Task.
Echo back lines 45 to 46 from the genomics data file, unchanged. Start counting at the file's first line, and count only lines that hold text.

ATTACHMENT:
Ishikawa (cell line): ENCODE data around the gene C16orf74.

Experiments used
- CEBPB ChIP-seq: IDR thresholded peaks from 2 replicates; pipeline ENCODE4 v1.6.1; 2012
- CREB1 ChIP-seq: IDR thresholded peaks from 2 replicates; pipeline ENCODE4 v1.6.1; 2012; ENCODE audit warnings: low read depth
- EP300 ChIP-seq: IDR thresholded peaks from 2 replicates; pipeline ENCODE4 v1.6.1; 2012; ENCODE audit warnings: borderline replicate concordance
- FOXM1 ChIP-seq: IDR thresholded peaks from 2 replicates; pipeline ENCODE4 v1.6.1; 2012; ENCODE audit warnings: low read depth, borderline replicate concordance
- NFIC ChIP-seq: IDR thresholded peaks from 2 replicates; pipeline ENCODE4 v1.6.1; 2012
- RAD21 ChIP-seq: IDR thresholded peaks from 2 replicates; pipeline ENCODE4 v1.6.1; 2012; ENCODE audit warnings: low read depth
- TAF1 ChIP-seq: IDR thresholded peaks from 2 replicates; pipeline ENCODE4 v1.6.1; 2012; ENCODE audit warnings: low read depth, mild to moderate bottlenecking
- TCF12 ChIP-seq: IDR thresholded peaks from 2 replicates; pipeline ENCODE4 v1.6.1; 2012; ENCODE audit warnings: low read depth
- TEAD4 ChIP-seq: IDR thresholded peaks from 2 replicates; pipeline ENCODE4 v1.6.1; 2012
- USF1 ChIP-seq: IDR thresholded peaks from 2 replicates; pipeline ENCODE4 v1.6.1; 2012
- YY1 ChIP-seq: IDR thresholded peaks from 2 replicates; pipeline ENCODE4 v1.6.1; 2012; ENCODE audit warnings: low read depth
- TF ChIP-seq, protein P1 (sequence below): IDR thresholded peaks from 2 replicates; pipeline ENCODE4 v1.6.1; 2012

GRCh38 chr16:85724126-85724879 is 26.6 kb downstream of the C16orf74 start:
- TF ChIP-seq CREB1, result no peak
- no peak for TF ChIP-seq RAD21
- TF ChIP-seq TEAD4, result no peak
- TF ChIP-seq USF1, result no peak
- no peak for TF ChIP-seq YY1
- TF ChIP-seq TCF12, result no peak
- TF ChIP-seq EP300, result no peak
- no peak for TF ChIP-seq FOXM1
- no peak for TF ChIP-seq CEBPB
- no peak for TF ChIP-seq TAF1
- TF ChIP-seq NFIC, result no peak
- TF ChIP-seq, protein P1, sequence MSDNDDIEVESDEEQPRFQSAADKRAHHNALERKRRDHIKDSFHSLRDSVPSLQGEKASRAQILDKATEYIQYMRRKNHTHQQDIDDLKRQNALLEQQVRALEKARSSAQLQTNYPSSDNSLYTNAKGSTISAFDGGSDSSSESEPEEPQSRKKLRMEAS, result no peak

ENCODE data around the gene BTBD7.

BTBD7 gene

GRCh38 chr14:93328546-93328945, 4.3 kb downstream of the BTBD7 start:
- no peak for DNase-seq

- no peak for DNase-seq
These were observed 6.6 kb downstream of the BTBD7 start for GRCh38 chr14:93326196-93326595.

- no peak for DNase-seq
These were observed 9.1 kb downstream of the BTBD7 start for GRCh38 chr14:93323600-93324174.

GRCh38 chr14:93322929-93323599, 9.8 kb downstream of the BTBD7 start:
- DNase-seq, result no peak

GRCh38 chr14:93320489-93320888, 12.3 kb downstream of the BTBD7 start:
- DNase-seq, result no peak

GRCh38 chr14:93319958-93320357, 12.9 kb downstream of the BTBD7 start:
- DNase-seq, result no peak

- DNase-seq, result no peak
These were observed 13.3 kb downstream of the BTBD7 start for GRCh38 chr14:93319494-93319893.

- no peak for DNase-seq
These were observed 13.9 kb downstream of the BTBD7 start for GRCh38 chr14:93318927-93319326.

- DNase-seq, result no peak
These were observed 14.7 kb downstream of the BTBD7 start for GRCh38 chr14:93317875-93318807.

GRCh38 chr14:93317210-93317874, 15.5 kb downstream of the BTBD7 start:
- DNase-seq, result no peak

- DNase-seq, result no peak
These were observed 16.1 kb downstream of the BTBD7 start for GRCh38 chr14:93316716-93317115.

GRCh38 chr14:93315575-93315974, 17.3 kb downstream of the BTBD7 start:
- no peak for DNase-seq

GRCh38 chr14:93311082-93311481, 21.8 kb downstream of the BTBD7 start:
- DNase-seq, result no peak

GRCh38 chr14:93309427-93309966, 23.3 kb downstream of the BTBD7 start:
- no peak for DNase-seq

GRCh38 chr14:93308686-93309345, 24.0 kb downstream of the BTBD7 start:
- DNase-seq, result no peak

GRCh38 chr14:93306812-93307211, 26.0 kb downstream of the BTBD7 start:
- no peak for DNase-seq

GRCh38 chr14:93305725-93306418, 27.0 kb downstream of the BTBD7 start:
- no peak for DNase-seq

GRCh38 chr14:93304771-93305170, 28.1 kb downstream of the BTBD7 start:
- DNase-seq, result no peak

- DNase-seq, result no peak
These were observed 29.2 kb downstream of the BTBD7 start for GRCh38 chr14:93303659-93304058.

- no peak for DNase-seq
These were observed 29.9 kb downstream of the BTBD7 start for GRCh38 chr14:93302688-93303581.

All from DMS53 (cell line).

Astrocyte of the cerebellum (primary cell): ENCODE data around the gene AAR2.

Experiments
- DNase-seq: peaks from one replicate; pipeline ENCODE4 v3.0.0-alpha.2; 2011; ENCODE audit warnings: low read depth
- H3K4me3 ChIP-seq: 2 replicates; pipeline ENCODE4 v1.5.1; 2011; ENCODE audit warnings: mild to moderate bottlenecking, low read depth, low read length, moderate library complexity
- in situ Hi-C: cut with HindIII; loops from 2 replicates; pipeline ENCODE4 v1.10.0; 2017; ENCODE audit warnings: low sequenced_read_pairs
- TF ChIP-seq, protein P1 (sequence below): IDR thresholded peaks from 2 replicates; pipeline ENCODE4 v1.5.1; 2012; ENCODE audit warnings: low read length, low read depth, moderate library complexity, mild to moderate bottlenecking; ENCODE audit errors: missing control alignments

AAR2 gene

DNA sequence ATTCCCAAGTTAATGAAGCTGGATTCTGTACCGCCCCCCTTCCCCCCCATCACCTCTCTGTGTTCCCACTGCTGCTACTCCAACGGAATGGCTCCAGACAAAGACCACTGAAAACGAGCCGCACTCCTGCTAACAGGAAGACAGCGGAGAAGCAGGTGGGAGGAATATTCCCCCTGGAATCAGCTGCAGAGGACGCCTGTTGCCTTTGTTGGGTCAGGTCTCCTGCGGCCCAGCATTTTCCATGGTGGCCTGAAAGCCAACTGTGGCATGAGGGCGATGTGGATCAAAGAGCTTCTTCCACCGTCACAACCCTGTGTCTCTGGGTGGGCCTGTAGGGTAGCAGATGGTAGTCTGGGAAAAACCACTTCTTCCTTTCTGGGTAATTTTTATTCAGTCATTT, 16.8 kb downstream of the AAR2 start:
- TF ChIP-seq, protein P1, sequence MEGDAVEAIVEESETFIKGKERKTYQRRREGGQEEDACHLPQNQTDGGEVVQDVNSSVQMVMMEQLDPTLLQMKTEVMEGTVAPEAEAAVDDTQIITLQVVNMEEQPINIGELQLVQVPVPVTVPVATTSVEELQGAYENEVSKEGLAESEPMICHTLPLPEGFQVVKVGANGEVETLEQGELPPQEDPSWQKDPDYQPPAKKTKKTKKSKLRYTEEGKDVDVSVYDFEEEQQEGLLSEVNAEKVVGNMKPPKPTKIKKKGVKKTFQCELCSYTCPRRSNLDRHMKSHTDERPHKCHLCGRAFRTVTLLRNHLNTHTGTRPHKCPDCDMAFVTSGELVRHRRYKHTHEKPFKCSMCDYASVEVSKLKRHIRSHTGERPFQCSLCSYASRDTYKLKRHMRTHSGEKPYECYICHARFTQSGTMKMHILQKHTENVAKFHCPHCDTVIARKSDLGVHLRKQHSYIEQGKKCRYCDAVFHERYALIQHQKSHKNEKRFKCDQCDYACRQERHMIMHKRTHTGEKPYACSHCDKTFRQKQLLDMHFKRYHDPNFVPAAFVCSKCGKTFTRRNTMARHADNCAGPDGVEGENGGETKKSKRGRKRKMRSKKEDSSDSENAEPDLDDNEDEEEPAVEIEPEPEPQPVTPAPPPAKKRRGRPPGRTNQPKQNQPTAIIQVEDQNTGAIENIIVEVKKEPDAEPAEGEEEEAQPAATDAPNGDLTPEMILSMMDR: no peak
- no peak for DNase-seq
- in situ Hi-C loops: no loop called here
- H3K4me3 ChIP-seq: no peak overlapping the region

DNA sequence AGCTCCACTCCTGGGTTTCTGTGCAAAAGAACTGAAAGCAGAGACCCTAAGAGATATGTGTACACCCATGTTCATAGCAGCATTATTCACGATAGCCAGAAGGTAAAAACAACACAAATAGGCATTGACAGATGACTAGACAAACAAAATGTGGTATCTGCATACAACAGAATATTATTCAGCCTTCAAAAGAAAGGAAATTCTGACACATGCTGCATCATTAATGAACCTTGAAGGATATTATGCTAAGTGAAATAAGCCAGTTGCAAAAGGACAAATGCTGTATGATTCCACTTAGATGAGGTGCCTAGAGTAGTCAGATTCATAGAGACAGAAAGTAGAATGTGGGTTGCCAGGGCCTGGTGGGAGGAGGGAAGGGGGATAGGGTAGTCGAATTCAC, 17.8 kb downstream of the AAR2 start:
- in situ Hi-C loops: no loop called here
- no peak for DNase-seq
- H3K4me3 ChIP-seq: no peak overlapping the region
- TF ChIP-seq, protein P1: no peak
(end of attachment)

These were observed 13.9 kb downstream of the BTBD7 start for GRCh38 chr14:93318927-93319326.

- DNase-seq, result no peak